When I left magazines in the late 1990s for the cut and thrust of newspapers, I was shocked by the number of women who considered fashion — and caring how you looked — beneath them.
They'd probably been brought up like me, in the British middle class way: vanity was a sin, splashing cash on anything other than cars or houses marked you out as an airhead.
Unlike me, however, they hadn't flukily found themselves working on Elle and then Vogue, where they would have gained an insight into the size of the UK's fashion industry (recently valued at $64 billion) the craftsmanship at the top level or how much clothes reveal about their wearer.
Over the years, I thought most intelligent people had realised you can be clever and love clothes; care about the Irish border issue and have views about the best shade of pale pink nail polish (open to debate, but I'd nominate Essie's Sugar Daddy).
Even our Prime Minister Theresa May, so intent on appearing dutiful, decent and in touch with hard-working families, long ago grasped that none of these qualities means you can't also appreciate a well-cut pair of Joseph trousers.
Yet this week, Jane Lunnon, headmistress of Wimbledon High School in London, suggested it's hard for women to be "taken seriously" when they spend their time "glorifying things that are trivial and insignificant at best". Teenage girls, says Lunnon, cannot watch the reality TV dating show Love Island while claiming to support the MeToo movement against sexual harassment. "We might have to decide which camp we are in," she said.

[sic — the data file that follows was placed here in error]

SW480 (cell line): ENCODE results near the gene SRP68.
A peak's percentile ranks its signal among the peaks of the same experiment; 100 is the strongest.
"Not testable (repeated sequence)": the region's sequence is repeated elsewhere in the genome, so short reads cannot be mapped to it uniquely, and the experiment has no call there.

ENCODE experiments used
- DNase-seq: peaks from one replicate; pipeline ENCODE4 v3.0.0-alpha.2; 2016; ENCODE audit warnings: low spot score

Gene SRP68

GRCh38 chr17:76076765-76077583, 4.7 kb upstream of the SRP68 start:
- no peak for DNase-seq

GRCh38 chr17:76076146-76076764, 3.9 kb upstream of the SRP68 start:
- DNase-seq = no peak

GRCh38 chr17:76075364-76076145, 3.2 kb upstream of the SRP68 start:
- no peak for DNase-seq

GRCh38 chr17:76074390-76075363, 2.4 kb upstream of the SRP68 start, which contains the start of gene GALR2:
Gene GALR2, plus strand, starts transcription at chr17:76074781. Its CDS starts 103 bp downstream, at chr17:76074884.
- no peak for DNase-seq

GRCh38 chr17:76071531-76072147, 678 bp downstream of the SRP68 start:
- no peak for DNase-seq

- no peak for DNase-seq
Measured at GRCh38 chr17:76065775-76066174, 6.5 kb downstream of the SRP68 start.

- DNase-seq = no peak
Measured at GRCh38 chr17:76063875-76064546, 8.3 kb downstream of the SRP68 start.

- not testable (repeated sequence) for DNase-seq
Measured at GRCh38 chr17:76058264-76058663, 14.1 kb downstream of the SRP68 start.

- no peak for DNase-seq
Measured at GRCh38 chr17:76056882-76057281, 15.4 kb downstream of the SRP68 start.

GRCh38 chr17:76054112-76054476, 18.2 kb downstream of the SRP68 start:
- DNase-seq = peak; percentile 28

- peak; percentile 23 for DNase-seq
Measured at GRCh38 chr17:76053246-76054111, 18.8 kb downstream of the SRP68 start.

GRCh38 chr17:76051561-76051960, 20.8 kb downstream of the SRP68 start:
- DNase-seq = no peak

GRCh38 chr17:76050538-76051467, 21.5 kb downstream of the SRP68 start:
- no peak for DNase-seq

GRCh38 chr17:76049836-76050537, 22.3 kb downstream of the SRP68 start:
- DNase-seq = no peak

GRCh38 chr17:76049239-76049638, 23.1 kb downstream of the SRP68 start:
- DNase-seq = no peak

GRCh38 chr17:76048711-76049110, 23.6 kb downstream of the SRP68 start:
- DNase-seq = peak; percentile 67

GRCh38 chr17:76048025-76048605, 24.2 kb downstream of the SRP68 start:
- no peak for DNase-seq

This is playing straight into misogynists' hands, surely. Why is it trivial to be interested in fashion and beauty (widely perceived to be female preoccupations, although that's a historical blip), but not in art or sport (traditional male domains)?
Who said, other than the patriarchy, that designing beautiful clothes is any less meaningful than creating beautiful architecture?
I'm not for one nano-moment defending the excruciating and vacuous Love Island.
But telling students they have to choose between it and feminism is setting up false dichotomies between what Lunnon perceives to be serious and frivolous; between high culture and low culture, women of substance and women of no "importance". Surely, if we've learnt anything over the decades since second-wave feminism, it's that we can be all these things, in quick succession, or even at the same time.
As for that much-cited statistic about more people applying to appear on Love Island than sitting entrance exams for Oxford and Cambridge, well, obviously. Far from signalling the end of civilisation, isn't this evidence it's still quite hard to get into our top universities?
Lunnon says she wants to teach her pupils how to have control over their lives in the modern world. Good.
But don't tell them that the way they present themselves doesn't matter. And don't make them choose between cultivating their appearance and nurturing their brains, when some of the most successful women in history — from Elizabeth I to Elizabeth II, Michelle Obama to Apple executive Angela Ahrendts, Amal Clooney to J K Rowling — know that both can help you get on.
Damn right, image is by no means everything. But it certainly doesn't preclude seriousness.
- Telegraph Group Ltd